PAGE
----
Another factor is nonverbal communication, which includes body language, touch, and silence. The body language applies to both the sender and the receiver; either party can exhibit good/poor body language. A person’s body language can show their true emotions on the subject matter even when their words are saying something different. Some body language examples include walking abruptly away after receiving/giving information, rolling eyes, sighing, shaking their head, lack of eye contact, hands on hips, rigid posture.  Touch can be used to express empathy or control. In most instances, the action seems innocent, but another may find it unacceptable. Personal boundaries must be adhered to for team members and patients. Finally, silence sends a very strong message that may indicate the person is contemplating the message; the message may have left them speechless, or in total shock which has rendered them speechless. During this time it is important to allow the person to process the message and to give them time to contemplate a response. Dead space does not need to be filled with idle chatter.

Clinical Significance

Before a receiver can give good feedback, he or she must have positive listening skills and allow the sender to confirm message delivery. There are several tips to be a good listener: 

  1. Focus on the sender.
  2. Listen to the message not what you want to hear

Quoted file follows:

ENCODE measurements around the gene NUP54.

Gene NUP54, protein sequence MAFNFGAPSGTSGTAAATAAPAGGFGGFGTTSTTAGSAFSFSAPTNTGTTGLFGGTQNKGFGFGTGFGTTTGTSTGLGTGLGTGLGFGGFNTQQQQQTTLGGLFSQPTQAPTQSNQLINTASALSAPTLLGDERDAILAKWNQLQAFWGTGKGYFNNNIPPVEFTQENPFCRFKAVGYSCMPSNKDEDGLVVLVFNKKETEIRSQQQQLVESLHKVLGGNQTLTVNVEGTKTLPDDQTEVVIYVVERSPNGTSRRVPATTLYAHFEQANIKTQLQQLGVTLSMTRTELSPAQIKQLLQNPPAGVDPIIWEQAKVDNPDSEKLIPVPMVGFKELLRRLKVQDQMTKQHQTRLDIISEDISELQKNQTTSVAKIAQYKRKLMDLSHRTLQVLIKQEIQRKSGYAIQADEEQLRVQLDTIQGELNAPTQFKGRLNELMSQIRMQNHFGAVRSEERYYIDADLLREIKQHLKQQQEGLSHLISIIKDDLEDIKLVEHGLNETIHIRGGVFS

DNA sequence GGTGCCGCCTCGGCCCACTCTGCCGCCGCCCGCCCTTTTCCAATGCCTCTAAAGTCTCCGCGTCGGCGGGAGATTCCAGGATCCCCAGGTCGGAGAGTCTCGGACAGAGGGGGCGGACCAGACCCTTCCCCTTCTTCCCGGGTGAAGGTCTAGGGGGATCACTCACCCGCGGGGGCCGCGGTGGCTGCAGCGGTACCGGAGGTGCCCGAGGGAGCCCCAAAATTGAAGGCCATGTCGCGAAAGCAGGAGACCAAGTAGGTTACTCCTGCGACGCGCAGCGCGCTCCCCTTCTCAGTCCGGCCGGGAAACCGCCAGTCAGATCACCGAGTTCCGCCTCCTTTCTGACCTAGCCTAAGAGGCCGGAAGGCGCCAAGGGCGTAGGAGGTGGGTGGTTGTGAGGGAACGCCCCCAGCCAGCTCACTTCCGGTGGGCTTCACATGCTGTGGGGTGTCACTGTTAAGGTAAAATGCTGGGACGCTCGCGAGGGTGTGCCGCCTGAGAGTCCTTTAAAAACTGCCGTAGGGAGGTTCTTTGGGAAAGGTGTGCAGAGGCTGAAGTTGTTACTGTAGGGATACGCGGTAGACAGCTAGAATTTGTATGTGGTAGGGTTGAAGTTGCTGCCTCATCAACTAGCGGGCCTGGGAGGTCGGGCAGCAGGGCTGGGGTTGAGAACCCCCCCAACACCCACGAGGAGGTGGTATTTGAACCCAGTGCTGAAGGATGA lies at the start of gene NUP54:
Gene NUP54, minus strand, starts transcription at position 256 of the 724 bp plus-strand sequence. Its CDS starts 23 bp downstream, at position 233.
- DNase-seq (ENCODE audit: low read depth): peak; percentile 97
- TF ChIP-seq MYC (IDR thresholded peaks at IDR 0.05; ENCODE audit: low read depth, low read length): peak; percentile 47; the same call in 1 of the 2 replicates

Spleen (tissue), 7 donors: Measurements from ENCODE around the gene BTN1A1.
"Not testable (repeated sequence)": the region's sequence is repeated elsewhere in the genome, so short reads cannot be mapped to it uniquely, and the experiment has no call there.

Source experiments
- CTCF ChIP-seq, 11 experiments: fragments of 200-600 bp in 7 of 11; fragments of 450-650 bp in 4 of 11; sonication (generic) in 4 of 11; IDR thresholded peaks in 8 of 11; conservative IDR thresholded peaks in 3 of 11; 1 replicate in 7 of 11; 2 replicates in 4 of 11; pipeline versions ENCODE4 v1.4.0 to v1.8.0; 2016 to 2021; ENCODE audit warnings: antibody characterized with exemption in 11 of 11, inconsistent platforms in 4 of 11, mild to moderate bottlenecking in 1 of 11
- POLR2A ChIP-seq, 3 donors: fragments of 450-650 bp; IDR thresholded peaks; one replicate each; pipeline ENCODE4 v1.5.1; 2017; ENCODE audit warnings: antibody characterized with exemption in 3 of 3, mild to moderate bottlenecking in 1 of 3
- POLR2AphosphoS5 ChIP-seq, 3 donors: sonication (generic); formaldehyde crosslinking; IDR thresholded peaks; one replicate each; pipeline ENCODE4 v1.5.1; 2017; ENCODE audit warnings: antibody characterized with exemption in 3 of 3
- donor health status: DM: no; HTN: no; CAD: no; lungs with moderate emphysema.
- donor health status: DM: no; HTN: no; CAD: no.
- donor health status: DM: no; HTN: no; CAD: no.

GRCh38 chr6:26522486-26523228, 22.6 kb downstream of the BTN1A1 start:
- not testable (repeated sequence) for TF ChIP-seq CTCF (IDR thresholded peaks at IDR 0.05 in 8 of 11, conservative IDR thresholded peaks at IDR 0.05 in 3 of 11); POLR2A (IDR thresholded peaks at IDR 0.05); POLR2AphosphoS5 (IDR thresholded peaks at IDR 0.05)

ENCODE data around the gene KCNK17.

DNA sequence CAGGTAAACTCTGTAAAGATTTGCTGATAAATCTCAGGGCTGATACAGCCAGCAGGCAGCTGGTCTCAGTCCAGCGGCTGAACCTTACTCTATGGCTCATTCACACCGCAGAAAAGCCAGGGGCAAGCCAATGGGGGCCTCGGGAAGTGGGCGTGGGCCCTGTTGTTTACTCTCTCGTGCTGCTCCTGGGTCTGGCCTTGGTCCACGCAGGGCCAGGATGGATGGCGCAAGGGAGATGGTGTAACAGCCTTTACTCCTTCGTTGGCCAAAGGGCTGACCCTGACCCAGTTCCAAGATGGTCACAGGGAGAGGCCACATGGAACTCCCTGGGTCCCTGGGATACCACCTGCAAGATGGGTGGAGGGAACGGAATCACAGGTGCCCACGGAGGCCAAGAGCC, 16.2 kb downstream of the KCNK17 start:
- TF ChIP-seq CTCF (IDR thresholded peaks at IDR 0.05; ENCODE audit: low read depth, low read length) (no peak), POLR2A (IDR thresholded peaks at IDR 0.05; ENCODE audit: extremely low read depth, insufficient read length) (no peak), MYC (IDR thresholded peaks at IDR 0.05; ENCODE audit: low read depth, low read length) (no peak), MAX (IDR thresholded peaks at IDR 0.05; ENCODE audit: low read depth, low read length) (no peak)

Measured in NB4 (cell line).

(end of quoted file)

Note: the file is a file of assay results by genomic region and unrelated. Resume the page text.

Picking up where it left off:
3. Do not start judging the sender if your relationship is not solid. Watch the sender’s body language to assess information about the sender’s attitude about their message. 
  4. Make sure to repeat back in your own words what you thought you heard them say.
  5. Ask clarifying the question if needed to help you understand the message. 
  6. If the sender seems to start to go off-topic, redirect the conversation to the original issue/concern. 
  7. While listening to the sender, do not let yourself get sidetracked or make assumptions. 
  8. Finally, never start formulating a response before you have heard the entire message.

Active Listening requires participation. Our teammates and patients will greatly appreciate this improved communication tool.

Other Issues

Cultural competence is important. Working and communicating with people from other cultures can alter the communication techniques outlined above. People from different culture have their own set of "norms," and they do not necessarily conform to what people in the United States see as the "norm." Medical health professionals need to attend training programs or informational sessions to understand different cultures, especially in the demographic region they serve. People deserve to preserve their cultural values, and everyone needs to be respected for who they are. Training, knowledge and cultural awareness allow for better teamwork, communication, and better patient outcomes.